The European Court of Human Rights ruled that prisoners should have the right to vote in 2005. Politicians of all political hues have been doing their best to dodge changing the law ever since. Our beloved coalition is now having to face up to the issue and comply with the ruling or face having to pay huge amounts in compensation to prisoners – and they’re all getting very steamed up about it.
They say they’re steamed up because murderers and rapists will get the vote. That doesn’t have to be the case. They are well aware that the ECHR ruling is not an absolute judgement. Any legislation can exclude certain categories of offender. No, their motivation is entirely a selfish one. I believe they see this as golden opportunity to boost their popularity by being seen to be tough on crime – and criminals. And, as the ‘oh so compassionate’ MP for Shipley, Philip Davies admitted last night, MP’s are worried about the effect of the prisoner vote on constituency election results. Oh dear!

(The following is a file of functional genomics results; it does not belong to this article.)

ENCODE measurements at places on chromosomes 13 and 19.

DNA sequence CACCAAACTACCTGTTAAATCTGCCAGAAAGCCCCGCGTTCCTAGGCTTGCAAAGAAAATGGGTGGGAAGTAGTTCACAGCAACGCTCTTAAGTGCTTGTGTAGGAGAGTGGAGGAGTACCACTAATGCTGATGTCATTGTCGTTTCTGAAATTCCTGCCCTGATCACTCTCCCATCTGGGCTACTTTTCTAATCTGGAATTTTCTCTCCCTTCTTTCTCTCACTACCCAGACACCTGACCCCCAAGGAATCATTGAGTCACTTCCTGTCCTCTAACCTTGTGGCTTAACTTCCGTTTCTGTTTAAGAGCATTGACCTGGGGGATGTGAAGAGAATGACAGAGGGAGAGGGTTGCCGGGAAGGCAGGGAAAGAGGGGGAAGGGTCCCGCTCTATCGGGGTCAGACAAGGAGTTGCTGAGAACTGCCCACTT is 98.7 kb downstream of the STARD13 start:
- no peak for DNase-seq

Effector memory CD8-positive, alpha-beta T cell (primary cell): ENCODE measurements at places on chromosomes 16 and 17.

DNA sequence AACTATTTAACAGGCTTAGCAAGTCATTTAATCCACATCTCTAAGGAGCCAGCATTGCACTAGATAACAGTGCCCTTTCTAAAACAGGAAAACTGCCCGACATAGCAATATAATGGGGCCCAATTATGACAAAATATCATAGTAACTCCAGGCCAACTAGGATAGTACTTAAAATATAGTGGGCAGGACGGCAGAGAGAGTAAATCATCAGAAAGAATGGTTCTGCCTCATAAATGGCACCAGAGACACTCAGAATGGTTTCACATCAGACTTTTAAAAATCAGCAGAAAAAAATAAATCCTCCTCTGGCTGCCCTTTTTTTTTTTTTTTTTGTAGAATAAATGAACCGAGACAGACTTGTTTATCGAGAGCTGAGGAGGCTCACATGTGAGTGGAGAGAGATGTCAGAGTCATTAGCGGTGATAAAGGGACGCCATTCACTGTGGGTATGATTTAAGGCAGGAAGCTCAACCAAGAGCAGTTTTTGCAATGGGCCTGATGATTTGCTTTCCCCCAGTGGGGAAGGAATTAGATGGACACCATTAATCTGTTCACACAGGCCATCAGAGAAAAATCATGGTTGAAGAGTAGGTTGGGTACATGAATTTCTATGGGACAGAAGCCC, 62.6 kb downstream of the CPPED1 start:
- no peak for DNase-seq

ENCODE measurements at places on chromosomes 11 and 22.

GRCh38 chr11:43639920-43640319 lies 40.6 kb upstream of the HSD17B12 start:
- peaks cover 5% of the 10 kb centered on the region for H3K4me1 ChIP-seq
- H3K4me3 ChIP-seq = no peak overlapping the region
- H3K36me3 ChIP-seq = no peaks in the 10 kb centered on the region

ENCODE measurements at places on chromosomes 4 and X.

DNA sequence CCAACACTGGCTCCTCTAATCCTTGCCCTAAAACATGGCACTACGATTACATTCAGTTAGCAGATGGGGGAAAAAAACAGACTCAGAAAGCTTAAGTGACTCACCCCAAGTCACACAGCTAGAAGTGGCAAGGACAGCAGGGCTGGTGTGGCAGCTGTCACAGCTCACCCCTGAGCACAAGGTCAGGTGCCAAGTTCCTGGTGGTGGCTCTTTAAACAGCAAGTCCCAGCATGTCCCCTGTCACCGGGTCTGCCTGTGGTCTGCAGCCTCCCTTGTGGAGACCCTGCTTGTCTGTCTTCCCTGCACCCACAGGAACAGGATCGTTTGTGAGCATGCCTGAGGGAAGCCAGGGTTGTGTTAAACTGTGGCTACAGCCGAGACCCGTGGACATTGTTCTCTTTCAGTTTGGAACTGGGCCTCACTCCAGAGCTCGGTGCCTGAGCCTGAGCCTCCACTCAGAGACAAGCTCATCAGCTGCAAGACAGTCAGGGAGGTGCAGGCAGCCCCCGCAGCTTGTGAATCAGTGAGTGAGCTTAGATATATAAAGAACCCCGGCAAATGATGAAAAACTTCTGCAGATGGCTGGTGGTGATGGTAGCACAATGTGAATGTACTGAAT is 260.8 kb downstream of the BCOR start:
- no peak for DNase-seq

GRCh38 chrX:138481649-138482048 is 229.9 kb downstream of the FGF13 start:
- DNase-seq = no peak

There may well be a very good argument for excluding certain categories of offender. To make matters simple, judges could make the decision on sentencing, providing they had very clear guidelines. There is no good reason why the vast majority of prisoners should be denied the vote.
Britain has one of the highest prison populations in the western world, which says a great deal about our divided society. We are apparently happy for prisoners to languish in overcrowded 19th century gaols, bored, aimless and forgotten. We do the bare minimum to rehabilitate them. They get a very raw deal from a society that after years of selfish individualism, has become insensible to the human costs of our purposeful neglect. Prison reform is only initiated through crisis. Those that inhabit our gaols don’t matter because they are politically unimportant. They must matter, and they must matter to our politicians. That is why giving prisoners the vote is so important.